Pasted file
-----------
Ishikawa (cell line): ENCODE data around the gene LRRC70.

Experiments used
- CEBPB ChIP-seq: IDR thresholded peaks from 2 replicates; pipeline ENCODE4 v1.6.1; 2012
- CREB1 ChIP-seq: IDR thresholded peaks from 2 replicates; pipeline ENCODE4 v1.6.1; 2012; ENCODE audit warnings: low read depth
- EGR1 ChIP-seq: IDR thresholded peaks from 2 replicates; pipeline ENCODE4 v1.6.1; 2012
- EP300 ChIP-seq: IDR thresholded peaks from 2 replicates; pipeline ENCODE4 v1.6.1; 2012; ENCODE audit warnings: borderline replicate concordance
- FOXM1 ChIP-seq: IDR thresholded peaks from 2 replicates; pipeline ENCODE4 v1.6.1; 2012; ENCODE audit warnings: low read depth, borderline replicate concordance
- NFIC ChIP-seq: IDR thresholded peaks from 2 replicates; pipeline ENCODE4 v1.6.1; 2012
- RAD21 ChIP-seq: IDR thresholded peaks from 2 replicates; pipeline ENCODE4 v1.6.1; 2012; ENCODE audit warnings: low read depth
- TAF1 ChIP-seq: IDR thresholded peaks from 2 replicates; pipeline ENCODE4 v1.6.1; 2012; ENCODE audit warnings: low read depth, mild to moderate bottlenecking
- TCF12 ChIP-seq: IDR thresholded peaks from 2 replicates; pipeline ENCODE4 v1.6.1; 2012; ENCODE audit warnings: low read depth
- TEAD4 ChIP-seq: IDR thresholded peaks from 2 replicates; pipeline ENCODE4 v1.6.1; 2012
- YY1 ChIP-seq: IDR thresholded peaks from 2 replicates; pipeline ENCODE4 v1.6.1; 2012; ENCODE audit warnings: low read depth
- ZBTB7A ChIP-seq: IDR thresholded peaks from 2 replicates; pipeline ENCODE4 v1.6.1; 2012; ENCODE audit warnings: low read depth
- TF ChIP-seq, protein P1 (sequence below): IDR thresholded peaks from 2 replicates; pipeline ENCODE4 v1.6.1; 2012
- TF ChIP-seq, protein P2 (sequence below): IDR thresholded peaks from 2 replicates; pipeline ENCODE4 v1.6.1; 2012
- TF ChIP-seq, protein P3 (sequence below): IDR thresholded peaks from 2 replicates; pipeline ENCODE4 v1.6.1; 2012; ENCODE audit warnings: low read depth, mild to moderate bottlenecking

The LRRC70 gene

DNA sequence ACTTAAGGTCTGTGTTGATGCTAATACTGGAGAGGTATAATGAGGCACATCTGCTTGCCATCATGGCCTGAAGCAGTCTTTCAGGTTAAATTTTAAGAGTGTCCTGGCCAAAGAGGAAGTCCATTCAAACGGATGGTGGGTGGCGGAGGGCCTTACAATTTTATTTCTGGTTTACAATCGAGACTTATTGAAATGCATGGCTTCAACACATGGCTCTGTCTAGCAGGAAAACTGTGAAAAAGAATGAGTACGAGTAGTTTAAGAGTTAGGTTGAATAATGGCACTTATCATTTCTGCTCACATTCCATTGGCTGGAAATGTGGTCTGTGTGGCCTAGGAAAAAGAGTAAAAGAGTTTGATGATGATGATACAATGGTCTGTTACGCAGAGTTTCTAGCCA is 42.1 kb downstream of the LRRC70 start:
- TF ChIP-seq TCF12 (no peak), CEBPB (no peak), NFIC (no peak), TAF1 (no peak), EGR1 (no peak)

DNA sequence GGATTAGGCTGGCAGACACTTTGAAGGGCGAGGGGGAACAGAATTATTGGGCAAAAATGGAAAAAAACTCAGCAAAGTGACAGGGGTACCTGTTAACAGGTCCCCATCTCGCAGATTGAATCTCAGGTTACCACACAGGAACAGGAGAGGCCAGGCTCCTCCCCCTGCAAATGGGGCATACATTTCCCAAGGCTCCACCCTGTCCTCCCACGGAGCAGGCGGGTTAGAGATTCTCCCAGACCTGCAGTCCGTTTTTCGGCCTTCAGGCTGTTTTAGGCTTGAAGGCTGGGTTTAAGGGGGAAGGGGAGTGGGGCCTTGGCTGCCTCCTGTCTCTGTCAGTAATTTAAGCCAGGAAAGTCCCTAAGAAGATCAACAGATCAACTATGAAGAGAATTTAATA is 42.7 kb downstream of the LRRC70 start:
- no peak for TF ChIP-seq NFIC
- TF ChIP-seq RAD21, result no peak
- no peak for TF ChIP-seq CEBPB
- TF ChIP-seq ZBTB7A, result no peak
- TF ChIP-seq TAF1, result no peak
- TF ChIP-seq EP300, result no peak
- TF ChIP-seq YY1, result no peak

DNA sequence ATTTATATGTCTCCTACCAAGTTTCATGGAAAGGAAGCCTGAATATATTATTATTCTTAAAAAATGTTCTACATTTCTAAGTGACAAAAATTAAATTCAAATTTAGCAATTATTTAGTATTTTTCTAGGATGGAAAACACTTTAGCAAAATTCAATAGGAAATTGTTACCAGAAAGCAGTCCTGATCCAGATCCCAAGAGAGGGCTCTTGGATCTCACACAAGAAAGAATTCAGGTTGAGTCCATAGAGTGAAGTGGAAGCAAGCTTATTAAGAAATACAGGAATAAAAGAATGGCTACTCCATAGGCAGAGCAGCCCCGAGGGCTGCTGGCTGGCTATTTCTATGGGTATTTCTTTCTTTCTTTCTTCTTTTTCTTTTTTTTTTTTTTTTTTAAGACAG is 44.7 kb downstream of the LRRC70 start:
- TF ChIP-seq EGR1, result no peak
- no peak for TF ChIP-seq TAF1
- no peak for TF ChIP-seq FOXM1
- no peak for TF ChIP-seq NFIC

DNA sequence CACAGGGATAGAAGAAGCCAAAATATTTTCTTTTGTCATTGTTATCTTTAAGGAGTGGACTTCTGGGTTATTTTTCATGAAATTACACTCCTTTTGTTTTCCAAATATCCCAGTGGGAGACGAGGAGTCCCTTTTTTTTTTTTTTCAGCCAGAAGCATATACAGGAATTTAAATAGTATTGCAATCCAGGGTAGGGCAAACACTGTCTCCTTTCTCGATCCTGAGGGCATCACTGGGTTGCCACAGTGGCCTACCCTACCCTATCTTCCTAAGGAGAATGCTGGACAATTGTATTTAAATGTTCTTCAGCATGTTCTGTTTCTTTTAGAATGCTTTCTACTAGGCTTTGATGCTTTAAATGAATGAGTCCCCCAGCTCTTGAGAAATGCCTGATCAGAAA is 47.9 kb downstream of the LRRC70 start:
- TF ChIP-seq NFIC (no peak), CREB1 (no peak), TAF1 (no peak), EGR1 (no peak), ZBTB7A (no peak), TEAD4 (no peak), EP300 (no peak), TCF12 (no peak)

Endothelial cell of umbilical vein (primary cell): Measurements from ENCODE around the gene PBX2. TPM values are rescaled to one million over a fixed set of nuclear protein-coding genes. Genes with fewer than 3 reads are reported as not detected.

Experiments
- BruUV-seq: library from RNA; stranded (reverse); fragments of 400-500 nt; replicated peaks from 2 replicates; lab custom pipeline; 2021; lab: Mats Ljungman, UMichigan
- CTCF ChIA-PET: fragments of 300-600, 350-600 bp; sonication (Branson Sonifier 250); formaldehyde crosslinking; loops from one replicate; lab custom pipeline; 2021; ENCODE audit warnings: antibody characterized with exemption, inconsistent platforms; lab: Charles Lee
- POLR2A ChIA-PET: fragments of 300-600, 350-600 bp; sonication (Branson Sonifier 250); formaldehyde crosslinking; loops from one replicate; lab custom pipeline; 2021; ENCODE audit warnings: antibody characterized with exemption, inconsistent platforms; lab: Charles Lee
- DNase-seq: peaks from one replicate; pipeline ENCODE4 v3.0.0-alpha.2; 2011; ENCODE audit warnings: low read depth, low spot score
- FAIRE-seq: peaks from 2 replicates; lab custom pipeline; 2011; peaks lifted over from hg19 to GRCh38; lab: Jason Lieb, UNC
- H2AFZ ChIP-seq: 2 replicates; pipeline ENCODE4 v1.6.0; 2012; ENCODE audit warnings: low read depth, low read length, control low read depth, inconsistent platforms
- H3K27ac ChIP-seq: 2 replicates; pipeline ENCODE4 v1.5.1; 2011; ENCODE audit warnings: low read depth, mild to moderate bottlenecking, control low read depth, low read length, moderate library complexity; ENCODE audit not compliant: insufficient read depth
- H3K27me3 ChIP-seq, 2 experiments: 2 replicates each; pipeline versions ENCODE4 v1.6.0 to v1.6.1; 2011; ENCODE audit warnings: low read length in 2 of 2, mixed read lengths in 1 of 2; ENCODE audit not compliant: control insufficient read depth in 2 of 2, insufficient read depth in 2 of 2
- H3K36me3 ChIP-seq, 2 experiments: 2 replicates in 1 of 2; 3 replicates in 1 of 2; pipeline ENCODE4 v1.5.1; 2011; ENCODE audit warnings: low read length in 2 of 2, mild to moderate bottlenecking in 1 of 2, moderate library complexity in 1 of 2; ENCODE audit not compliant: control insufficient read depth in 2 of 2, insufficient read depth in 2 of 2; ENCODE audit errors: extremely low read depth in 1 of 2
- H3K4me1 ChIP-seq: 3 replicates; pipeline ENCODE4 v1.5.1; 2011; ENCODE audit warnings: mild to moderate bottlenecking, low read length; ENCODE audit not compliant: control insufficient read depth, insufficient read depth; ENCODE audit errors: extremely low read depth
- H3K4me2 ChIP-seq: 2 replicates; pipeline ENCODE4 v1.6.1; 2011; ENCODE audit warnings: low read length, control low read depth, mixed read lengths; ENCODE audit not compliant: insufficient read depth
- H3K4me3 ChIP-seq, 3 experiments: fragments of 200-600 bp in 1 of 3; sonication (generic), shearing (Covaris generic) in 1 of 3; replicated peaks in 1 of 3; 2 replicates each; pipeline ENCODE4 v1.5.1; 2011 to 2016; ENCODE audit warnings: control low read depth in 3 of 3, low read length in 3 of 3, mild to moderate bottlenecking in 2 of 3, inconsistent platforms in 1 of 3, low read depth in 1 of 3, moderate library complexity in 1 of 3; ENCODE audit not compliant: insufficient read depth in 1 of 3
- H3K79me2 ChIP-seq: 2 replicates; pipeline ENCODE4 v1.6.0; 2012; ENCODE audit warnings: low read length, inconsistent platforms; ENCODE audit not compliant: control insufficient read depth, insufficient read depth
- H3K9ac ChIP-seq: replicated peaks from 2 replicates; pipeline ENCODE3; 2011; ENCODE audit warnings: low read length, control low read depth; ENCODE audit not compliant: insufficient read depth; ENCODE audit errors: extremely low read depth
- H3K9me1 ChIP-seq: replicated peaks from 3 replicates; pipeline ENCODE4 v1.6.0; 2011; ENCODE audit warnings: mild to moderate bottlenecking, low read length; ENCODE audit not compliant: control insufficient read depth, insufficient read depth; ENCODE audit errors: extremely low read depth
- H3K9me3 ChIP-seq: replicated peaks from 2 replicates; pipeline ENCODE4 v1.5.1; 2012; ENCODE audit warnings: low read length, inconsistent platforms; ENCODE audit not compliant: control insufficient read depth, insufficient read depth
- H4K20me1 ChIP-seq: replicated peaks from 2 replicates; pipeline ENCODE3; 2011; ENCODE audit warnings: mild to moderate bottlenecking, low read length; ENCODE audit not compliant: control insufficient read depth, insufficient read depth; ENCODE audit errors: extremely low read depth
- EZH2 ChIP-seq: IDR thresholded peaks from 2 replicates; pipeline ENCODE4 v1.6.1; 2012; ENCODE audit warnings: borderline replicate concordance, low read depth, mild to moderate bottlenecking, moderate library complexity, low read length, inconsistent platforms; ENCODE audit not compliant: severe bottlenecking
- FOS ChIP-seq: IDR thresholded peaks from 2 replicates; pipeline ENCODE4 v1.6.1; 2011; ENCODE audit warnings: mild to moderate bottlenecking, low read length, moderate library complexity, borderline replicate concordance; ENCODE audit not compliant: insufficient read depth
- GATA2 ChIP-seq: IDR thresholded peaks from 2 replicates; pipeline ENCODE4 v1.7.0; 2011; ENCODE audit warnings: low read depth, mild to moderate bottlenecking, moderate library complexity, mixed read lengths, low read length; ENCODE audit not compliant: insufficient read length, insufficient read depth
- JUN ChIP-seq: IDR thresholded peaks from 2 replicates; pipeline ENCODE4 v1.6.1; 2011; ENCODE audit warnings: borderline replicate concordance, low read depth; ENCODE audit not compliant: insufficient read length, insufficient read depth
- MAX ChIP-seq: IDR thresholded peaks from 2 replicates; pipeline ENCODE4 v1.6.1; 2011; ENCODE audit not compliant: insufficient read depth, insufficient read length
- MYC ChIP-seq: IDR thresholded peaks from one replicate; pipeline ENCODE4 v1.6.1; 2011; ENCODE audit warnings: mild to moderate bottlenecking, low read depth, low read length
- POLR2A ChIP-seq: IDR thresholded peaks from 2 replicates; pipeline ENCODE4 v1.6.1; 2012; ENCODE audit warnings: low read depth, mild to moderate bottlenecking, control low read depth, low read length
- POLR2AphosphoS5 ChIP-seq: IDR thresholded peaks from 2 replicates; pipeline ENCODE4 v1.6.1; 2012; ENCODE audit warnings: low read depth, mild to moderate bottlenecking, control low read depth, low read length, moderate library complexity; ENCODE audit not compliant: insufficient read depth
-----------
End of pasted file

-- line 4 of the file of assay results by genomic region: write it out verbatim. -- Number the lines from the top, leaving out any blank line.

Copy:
- CREB1 ChIP-seq: IDR thresholded peaks from 2 replicates; pipeline ENCODE4 v1.6.1; 2012; ENCODE audit warnings: low read depth